SERIES "Silicon Valley"
WHEN|WHERE Series finale Sunday at 10:06 p.m. on HBO
WHAT IT'S ABOUT The big day has arrived. Pied Piper, with its revolutionary compression algorithm, is about to launch on hundreds of millions of AT&T phones, changing the world forever and for the better. The boys have done good, and will reap the rewards. And then, Murphy's Law makes an unexpected cameo. Speaking of cameos, there are dozens in Sunday's series finale. This two-parter toggles between the past and present, and seeks to answer this riddle: Whatever did become of Erlich Bachman (T.J. Miller) anyway?
MY SAY "Silicon Valley" was usually about making a choice, or the choice. But over six seasons, most of the choices were between the devil or the deep blue sea. Sell-out to a megalomaniac like Gavin Belson (Matt Ross) or make the digital world a better place? At launch in 2014, this still-criminally underappreciated series anticipated the choice left to the rest of us. Who even knew there was one to make back then?
Well, to quote the Notorious B.I.G., now ya know. Click by click, we've given up our identities — to an extent ourselves — to digital overlords. Big money and the Gavins of the world rule supreme. This TV Cassandra not only told us this would happen but how it would happen. We can't say we weren't warned.
Brilliant satires need characters to put the moldering ethics of their target in sharp relief. "Valley" had them in abundance, including Jared (Zach Woods), the melancholic sycophant, Guilfoyle (Martin Starr), the gimlet-eyed misanthrope, and Dinesh (Kumail Nanjiani), the pirate with the irresolute conscience.
And most of all, Thomas Middleditch's Richard Hendricks. When confronted with a dilemma, his limbs seemed to enfold within themselves turning him into a pretzel of tortured anguish. When offered a billion dollars for a stake in PiperNet by a Chilean psychopath earlier this season, he wondered whether the magnitude of the sum "makes this way less evil or way more evil?"
Funny but also profound, "Valley" always had a deceptively simple throughline. What was the right thing to do when "wrong" was so much more profitable? Money was the easy choice, the easy out. Not so for Richard. He knew what was at stake — his soul, and by proxy ours, too.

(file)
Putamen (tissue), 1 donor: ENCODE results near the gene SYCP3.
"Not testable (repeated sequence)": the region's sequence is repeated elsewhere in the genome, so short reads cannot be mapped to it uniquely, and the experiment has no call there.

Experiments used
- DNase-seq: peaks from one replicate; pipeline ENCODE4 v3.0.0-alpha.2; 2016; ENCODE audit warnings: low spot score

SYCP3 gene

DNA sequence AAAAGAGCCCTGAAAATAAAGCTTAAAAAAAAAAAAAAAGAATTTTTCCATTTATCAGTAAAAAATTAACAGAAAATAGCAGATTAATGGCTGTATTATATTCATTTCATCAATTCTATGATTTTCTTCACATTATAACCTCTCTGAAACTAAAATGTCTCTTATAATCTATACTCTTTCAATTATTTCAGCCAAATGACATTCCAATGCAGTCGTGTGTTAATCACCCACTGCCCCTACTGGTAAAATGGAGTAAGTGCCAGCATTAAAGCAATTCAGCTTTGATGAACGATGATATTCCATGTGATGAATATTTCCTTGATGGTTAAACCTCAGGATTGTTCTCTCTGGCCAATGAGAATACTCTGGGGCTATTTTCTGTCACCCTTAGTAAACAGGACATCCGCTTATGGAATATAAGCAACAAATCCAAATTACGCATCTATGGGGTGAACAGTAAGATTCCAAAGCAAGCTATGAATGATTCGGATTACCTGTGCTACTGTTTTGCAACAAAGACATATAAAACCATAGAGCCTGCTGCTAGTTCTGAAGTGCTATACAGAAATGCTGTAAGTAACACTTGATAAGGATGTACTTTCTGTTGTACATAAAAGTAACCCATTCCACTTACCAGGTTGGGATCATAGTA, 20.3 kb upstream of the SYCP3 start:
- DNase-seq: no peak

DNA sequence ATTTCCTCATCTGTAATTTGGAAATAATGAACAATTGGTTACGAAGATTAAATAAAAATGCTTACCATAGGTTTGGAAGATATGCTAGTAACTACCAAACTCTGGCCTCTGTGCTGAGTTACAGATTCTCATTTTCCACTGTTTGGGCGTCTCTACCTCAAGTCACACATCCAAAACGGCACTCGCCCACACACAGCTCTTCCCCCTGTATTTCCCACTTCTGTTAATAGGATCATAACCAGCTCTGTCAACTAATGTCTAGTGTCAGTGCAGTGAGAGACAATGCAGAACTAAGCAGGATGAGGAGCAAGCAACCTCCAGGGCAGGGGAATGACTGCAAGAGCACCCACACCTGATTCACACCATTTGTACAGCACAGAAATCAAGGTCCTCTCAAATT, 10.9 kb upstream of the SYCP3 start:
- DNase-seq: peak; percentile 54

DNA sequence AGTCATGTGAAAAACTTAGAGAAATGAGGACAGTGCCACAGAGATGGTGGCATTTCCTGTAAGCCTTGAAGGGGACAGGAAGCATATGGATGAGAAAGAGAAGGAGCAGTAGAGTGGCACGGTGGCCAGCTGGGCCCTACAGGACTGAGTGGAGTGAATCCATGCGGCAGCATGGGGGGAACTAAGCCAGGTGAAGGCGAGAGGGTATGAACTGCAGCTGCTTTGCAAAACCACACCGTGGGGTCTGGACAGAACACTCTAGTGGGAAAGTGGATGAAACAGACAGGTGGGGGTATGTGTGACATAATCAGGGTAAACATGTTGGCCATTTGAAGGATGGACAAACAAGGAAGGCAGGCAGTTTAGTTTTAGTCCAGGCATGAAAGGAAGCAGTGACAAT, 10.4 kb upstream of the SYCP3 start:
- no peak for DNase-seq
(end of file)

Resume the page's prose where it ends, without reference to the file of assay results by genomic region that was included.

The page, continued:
Over six seasons of complex financial gerrymandering, Pied Piper morphed from an app to help musicians to a brand-new "internet we all deserve." Richard innocently has that tagline plastered on billboards in Sunday's finale, unaware that it's already been used to splenetic effect. (Recall all those "the president we all deserve" memes.) The joke's on us. We already have the internet we deserve.
Good finales distill what's best known or loved about a cherished series. Sunday's accomplishes precisely that. The ambiguity of the term "Pied Piper" arrives in one hilarious, showstopping moment. These wonderful characters reveal their true selves (in the most reassuring way). Showrunners Mike Judge and Alec Berg aren't sentimentalists, but they did love these guys, and loved the target too.
That didn't stop them from asking whether Silicon Valley has done more harm than good. You'll get no final verdict Sunday, but you will get a wickedly funny kicker. Meanwhile, the web --,just like us — remains a work in progress.
BOTTOM LINE The finale that fans and — yup — Silicon Valley itself deserve.